To pursue effectively its new mandates under OPCAT and CRPD, the AOB successfully campaigned for 15 additional staff positions in 2012 and another 10 staff positions in 2020, including necessary funding.

In general, any challenges related the rule of law in Austria in 2021 have not concerned the functioning of the AOB.

Impact of measures taken in response to COVID-19 on the national rule of law environment

Most significant impacts of measures taken in response to the COVID-19 outbreak on the rule of law and human rights protection

Since the beginning of the pandemic, a multitude of emergency measures impacting nearly all areas of life have been adopted, both on the federal and the regional level. All these acts and regulations have had an immediate impact on fundamental rights, such as the right to private and family life, freedom of movement, freedom of assembly, freedom to carry on a business, freedom of religion, the right to education etc., because the right to life and right to health have been prioritized. At the beginning of the pandemic, laws and regulations were adopted at very short notice without transparent and extended discussions of the new measures by the Parliament and the different stakeholders concerned before their adoption. It remains the case nowadays to a lesser extent. All emergency measures have always been limited in time and, since a ruling by the Austrian Constitutional Court, the introduction of new lockdowns has to be approved by the main committee of the Austrian National Assembly. 

Presently, there is no lack of access to the courts in Austria. Remote trials and trials in person under special COVID-19 rules are currently held, to remedy the backlog caused by the impossibility to hold trials in person in the first months of the pandemic. The Austrian Constitutional Court has been able to work without any obstacles and has reviewed many COVID-19-related regulations, including the main one (“COVID-19-Maßnahmenverordnung”) which was deemed unlawful. It consequently had to be adapted according to the Court’s ruling. 

Residents of care homes and of homes for people with disabilities have been at first disproportionately affected by the pandemic in comparison with the rest of the population, as they were not allowed to leave the premises and to receive visitors. Due to the intervention of the Austrian Ombudsman Board (AOB) at the Federal Ministry for Social Affairs, Health, Care and Consumer Protection, residents of the above-mentioned facilities are now subject to the same rules as the rest of the population. 

As the COVID-19 pandemic is still ongoing, all its long-term implications are not yet known. The AOB would like to underline that restrictions of all kinds of fundamental and human rights should remain an exception and that the population should not get used to these restrictions in the long-term.

The relevant government bodies immediately inform the AOB about the instituted emergency measures on a regular basis. As part of its preventive human rights mandate, the AOB checks the proportionality of the human rights limitations contained in these emergency measures. Additionally, the AOB received a large number of individual complaints related to COVID-19 measures. In cases where it determined that the relevant authorities engaged in maladministration or human rights violations, the AOB took the appropriate steps by reporting its findings and, where necessary, intervening. Although access to institutions (e.g., hospitals) was difficult, the AOB still received individual complaints and could therefore monitor the immediate effects of the instituted measures on individuals. These experiences from the ex-post control also proved valuable for the preventive work of the AOB. 

The AOB regularly interacts with its Human Rights Advisory Council, which consists of human rights experts from civil society and government, to assess the impact and proportionality of COVID-19 related governmental measures. Thus, the AOB asked the Council to assess the proportionality of severe health restrictions instituted in detention facilities, and of police action in dispersing peaceful public demonstrations whose participants violate COVID-19 safety standards (e.g., distancing and mask requirements). As far as health restrictions permit, members of the AOB meet and consult with office holders on the federal and regional levels to discuss the ongoing challenges that the COVID-19 pandemic poses to good administration and human rights. In February 2021 for instance, members of the AOB met with the Federal President and the President of the National Council.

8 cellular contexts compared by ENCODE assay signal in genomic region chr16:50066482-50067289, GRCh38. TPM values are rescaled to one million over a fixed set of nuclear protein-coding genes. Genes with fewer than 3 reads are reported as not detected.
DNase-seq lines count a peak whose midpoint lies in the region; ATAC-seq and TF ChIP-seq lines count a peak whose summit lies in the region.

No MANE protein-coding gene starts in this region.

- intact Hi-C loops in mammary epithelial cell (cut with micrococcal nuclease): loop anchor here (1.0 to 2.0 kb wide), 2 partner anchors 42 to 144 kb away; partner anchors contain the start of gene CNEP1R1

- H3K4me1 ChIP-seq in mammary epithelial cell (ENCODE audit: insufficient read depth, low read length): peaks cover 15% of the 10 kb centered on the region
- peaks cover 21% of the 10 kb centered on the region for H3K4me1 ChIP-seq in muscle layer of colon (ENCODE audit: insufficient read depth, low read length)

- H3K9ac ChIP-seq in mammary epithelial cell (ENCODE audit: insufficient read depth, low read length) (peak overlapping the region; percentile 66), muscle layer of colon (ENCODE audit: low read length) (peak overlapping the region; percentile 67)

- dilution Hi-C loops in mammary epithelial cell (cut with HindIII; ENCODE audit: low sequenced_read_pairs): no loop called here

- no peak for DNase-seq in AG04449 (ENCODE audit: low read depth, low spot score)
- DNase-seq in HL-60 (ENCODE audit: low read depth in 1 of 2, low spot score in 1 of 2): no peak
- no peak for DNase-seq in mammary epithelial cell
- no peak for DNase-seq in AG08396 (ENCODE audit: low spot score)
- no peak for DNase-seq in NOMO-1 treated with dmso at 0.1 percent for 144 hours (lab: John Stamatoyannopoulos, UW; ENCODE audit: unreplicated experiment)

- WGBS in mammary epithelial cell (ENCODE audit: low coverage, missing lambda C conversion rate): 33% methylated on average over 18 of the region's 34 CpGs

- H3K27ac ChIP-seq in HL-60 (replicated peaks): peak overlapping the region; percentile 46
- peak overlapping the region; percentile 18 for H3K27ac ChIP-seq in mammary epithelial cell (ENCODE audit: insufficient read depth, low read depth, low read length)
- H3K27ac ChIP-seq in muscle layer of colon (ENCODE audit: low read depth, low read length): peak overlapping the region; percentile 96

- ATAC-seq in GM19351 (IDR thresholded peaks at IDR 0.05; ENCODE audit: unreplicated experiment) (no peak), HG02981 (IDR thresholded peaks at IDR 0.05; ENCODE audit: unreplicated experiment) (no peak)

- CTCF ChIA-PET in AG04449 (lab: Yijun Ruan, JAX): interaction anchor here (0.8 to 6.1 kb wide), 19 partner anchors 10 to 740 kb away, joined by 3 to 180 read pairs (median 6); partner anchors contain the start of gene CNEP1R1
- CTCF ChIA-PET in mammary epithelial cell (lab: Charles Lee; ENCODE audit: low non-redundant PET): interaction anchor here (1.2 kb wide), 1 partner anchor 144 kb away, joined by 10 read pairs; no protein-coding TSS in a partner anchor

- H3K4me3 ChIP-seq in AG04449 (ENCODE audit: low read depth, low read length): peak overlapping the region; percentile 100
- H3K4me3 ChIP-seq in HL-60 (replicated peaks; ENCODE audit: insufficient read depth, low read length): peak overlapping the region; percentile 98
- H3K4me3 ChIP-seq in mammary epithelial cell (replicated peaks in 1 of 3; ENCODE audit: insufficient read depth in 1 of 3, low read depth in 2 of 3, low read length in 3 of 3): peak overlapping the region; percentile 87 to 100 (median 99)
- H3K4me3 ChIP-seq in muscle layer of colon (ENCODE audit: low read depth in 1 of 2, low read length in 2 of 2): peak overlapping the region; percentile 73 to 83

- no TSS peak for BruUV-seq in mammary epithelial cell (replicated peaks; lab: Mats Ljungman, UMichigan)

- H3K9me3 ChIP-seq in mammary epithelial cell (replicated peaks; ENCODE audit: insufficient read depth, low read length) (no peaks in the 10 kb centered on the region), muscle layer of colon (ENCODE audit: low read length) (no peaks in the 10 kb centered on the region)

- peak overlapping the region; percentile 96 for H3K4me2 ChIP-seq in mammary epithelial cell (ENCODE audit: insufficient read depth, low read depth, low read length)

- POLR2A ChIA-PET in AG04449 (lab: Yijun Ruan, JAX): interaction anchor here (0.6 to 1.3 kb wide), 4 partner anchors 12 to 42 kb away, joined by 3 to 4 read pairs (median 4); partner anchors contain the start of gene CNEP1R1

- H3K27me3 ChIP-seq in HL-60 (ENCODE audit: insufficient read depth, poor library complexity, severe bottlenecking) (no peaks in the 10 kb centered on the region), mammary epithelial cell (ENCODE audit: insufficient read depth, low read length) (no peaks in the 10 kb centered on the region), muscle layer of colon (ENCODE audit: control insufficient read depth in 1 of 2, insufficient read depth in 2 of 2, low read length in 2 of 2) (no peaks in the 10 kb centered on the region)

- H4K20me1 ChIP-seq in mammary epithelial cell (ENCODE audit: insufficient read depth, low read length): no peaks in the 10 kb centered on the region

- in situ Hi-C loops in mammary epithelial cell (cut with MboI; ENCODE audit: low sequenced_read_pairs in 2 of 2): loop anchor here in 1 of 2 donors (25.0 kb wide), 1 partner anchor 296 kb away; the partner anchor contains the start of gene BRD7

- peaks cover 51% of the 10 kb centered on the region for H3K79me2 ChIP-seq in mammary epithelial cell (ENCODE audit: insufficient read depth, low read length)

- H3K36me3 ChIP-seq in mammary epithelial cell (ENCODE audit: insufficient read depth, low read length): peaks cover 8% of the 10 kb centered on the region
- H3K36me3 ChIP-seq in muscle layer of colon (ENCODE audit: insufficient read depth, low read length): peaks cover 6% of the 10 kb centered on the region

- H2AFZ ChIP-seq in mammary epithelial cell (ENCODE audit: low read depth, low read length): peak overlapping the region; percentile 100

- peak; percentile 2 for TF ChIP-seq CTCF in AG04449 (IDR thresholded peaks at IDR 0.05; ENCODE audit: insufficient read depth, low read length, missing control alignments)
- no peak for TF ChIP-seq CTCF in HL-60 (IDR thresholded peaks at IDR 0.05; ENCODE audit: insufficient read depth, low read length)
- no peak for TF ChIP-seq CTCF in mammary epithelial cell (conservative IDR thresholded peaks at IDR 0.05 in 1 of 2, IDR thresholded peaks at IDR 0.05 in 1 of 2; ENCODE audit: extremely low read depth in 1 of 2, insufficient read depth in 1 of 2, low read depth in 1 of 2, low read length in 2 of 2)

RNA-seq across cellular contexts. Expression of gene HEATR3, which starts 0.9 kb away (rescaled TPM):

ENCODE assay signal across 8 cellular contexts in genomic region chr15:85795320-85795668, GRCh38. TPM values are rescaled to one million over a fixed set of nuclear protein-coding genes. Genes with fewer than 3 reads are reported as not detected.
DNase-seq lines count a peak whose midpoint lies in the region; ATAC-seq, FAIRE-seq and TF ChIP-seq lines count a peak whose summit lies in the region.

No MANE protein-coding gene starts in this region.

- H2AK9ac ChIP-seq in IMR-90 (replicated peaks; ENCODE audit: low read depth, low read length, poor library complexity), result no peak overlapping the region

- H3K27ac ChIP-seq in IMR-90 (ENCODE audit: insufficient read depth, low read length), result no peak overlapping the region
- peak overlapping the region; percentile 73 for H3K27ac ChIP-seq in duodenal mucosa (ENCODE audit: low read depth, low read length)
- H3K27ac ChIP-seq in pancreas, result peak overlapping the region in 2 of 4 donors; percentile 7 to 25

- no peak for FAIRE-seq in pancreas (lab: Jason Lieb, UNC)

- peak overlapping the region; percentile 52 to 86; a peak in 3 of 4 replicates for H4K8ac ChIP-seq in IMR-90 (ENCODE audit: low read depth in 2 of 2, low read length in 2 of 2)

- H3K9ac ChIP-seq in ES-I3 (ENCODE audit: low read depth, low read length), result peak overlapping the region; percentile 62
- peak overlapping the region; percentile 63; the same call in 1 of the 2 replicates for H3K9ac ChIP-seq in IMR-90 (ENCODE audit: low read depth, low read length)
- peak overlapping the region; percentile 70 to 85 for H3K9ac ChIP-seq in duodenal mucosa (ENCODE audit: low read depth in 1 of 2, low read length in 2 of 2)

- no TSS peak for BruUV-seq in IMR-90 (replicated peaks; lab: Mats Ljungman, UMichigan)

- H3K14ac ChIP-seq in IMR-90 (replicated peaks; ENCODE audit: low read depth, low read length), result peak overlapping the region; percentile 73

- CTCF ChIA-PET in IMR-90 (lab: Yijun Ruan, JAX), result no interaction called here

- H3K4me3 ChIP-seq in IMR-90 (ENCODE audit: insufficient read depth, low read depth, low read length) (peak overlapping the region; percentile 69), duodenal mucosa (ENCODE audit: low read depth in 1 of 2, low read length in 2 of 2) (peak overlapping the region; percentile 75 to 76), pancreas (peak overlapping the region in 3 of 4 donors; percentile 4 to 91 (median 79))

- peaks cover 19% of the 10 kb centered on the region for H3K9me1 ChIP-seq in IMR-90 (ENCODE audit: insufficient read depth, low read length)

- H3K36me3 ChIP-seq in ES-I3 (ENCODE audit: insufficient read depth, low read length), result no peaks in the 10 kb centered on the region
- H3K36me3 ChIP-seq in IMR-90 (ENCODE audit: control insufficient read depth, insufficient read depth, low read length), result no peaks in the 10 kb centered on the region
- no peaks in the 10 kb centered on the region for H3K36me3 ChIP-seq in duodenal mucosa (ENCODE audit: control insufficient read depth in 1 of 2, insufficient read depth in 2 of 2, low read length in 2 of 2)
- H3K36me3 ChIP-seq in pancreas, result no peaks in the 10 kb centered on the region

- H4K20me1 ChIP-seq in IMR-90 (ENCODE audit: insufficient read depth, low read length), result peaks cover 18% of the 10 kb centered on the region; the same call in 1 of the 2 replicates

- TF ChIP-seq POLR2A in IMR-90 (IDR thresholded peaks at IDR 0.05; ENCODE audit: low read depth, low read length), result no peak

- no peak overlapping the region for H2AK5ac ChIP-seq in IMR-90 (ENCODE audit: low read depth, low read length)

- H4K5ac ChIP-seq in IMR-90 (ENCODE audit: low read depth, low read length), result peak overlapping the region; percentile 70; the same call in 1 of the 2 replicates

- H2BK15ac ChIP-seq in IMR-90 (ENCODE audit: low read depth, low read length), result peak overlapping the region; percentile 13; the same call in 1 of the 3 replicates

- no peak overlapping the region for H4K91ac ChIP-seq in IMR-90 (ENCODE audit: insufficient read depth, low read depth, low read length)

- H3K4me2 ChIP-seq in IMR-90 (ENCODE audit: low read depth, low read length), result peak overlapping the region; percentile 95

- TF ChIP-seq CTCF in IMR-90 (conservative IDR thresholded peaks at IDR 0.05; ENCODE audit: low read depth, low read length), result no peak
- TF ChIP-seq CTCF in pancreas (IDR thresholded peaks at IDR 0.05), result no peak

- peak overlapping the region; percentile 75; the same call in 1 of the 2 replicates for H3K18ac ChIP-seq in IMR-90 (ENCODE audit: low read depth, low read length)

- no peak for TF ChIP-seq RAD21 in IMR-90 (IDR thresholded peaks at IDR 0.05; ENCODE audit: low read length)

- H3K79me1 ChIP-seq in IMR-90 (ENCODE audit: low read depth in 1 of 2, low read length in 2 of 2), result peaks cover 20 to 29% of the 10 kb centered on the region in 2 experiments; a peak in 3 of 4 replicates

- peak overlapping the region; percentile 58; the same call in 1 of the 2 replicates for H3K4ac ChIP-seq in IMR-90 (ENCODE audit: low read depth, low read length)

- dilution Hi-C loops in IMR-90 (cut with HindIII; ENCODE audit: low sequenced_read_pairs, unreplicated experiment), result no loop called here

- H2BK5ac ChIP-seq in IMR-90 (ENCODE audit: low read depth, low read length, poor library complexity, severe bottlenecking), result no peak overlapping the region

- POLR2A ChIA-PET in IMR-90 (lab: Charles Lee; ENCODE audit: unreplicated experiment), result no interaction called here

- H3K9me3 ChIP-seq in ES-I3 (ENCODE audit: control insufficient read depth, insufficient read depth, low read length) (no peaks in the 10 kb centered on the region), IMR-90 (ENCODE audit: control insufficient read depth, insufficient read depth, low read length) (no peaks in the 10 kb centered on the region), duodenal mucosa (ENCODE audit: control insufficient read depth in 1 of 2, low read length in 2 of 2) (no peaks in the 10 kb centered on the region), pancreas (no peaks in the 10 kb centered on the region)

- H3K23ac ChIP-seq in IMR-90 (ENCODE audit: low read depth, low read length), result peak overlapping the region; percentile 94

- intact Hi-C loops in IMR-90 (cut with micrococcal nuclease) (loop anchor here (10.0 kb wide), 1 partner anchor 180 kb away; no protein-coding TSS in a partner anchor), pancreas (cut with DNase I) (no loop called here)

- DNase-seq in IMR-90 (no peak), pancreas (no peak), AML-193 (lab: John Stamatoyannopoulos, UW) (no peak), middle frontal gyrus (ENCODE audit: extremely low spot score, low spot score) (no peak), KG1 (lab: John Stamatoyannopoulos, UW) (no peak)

For the first time in 2020 the AOB will issue a 3rd part to its Annual Report, specifically dealing with COVID-19 (Part 1 being about the ex-post control of the public administration, and Part 2 about the preventive human rights mandate). This report will be published shortly.

Most important challenges due to COVID-19 for the NHRI’s functioning

The COVID-19 crisis has made preventive human rights monitoring more difficult. Although the monitoring rights of the AOB’s commissions, which fulfil the function of OPCAT NPM, have never been in question, in the first lockdown they only temporarily suspended their visits to institutions which fall under the OPCAT mandate for a couple of weeks. 

However, the AOB conducted a survey in May 2020 with numerous nursing home managers to better assess the situation in the homes. Additionally, through nationwide telephone interviews, the commissions surveyed the main problems in these facilities during and after the lockdown. In the course of this activity, the commissions earned a certain amount of trust, which paid off in the further course of the pandemic through greater responsiveness on the part of the institutions under review. The commissions found that the shortage of nursing staff created and exacerbated many problems. After four weeks, the commissions’ inspection visits could again take place to the usual extent because the government put in place a clear framework for visits by the commissions and by other visiting institutions and representative bodies. These safety protocols created clarity and security for everyone concerned and removed psychological barriers that may have existed in approaching residents directly. Thus, the commissions were able to conduct 431 visits to institutions in 2021, which is only slightly below the mean number of the preceding years. Additionally the AOB also maintained its other monitoring activities throughout the pandemic. Thus, it held nine consultation days in correctional centers during which its members met with 226 inmates in person.

The AOB recently presented these and other findings related to crosscutting issues of the COVID-19 pandemic in a specially dedicated third volume of its 2020 annual report. The report will soon be available in English as well for an international audience.